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Health and Safety – what does it mean?

Many of us have Corporate Responsibility Statements as part of our corporate philosophy, mantras, in our vision, missions and value statements, yet do we live up to our corporate responsibilities when it comes to health and safety?

The provincial governments across Canada are evaluating their health and safety legislations, compliance mandates and enforcement of legislative requirements. These changes affect the IRS within your organization.

What is the IRS? It is not the US Internal Revenue Service we so often here about in the news and in the movies. The IRS is your Internal Responsibility System; an underlying philosophy of the occupational health and safety legislation in all Canadian jurisdictions - Government Legislated, Mandatory across the country and it is Everyone’s Corporate Responsibility in the workplace.

The IRS is the very foundation of health and safety in the workplace, establishing workers and employers responsibility for his or her own safety, for the safety of their co-workers and for development of your Health and Safety Management System for your organization. Although the acts and regulations in your province may not impose or prescribe the steps you must take to comply, it holds employers, supervisors and workers responsible for determining the best practice steps for your operation and industry to ensure health and safety of all workers in the workplace. It is therefore imperative that you understand your provinces legal requirements in compliance with OH&S Legislation.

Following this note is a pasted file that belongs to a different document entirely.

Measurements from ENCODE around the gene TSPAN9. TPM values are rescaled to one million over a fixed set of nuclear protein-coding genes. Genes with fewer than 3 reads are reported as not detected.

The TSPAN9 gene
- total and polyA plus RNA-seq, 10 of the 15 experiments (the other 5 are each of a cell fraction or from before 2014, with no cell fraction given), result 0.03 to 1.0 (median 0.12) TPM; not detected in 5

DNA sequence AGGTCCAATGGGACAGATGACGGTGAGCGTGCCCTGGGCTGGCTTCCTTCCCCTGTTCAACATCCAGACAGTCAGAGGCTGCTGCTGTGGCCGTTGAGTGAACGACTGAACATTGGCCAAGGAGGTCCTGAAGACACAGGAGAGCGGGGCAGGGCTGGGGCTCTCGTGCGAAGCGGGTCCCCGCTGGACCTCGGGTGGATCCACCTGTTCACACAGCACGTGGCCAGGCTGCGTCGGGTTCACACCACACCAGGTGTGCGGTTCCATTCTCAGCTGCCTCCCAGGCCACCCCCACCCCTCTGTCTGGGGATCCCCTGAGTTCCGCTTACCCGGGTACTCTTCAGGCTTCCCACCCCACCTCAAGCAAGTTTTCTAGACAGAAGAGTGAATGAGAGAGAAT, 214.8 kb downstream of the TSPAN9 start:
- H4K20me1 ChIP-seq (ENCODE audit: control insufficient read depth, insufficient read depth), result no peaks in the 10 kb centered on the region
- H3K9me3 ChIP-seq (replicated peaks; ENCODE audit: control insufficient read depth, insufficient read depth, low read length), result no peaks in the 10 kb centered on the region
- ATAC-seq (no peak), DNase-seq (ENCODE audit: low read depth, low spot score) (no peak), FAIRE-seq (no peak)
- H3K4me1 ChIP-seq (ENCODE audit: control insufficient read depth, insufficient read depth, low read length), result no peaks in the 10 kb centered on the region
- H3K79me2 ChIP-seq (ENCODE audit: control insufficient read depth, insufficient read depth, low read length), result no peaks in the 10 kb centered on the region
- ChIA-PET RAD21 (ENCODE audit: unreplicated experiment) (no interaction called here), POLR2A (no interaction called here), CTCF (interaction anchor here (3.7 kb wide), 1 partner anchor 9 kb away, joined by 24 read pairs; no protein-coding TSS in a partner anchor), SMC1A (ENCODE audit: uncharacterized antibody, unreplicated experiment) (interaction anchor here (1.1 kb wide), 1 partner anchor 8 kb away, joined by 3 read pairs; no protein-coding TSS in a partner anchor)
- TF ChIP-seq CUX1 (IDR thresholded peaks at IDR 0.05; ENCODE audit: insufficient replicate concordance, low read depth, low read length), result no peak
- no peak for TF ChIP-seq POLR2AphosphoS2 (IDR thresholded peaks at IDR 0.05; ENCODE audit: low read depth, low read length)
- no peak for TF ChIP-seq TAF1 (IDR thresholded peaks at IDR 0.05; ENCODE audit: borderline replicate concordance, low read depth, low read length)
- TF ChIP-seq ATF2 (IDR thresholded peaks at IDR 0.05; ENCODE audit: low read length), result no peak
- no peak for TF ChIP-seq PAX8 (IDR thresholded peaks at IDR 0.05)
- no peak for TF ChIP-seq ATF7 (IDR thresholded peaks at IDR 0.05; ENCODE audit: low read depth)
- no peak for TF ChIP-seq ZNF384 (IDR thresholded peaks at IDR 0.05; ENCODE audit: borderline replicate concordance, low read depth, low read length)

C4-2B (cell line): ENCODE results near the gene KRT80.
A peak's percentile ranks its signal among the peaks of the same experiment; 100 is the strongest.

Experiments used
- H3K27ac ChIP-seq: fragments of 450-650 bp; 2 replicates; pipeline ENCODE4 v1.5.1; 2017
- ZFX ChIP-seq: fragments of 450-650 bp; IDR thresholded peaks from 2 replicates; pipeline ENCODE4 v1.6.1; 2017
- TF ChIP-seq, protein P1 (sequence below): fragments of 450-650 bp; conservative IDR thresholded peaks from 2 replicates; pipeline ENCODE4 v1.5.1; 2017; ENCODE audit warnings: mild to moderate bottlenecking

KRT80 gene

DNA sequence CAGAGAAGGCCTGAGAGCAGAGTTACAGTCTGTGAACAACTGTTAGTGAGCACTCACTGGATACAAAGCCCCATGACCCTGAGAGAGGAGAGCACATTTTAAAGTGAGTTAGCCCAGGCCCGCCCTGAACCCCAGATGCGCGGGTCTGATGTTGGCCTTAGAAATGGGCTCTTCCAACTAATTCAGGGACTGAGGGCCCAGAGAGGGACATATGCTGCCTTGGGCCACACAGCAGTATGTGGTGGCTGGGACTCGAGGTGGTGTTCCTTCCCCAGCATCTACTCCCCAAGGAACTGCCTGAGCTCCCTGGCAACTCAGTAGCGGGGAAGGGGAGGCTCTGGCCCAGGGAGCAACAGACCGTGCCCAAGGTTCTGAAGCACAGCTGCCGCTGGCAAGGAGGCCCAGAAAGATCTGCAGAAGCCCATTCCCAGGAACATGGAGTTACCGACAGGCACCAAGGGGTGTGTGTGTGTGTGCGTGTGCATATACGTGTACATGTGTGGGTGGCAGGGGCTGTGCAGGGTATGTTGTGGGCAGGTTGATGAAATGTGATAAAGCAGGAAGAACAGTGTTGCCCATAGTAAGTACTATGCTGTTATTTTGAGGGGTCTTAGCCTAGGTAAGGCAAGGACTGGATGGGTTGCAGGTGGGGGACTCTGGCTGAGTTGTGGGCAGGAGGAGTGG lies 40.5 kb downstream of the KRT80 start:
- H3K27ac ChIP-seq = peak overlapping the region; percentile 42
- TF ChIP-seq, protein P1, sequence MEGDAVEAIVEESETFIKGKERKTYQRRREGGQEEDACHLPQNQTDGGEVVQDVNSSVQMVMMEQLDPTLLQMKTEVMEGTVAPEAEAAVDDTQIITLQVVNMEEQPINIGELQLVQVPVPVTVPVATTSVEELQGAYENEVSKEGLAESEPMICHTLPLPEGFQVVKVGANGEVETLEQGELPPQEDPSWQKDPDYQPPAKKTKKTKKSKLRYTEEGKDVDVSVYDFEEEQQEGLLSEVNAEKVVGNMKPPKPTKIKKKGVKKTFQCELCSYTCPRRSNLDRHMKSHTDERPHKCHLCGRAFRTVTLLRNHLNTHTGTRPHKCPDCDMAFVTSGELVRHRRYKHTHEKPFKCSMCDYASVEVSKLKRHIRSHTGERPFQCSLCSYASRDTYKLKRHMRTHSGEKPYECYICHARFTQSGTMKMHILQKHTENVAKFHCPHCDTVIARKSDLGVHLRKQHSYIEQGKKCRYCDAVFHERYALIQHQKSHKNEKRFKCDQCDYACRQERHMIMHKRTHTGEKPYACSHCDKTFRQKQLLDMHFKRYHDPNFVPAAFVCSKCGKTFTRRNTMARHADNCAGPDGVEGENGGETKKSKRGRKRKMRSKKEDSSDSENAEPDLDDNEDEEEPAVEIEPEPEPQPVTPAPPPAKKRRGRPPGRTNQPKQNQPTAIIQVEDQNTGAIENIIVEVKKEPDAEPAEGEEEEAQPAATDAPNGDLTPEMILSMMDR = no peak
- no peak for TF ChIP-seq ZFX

Many provinces such as Ontario and Nova Scotia have recruited additional health and safety inspectors with the desire to educate and enact compliance, reduce the number of injuries and deaths across their respective provinces and enforce corporate responsibility (IRS). Inspectors are authorized to conduct workplace inspections and investigations to determine whether employers are in compliance with safe and healthful workplace standards in the province.

Organizations are uncomfortable with an inspector coming to their organization because they do not know what to expect. Their first visit is usually proactive and fact finding; however it may be in response to a complaint from an employee, worker, or in response to an accident that your health and safety representative reported to the Department or Ministry of Labour (dependant on your jurisdiction).

Here is some really great advice to help you prepare – Do’s and Don’ts:

DO NOT's:

  • DO NOT send them away because they do not have an appointment,
  • DO NOT tell them that you do not have time for health and safety or
  • DO NOT get upset with them. They are there to do their job – ensuring your workplace is safe!

DO's:

  • DO politely invite them in; ask if they would like a cup of coffee while you contact your Health and Safety Representative to assist the inspector with the visit.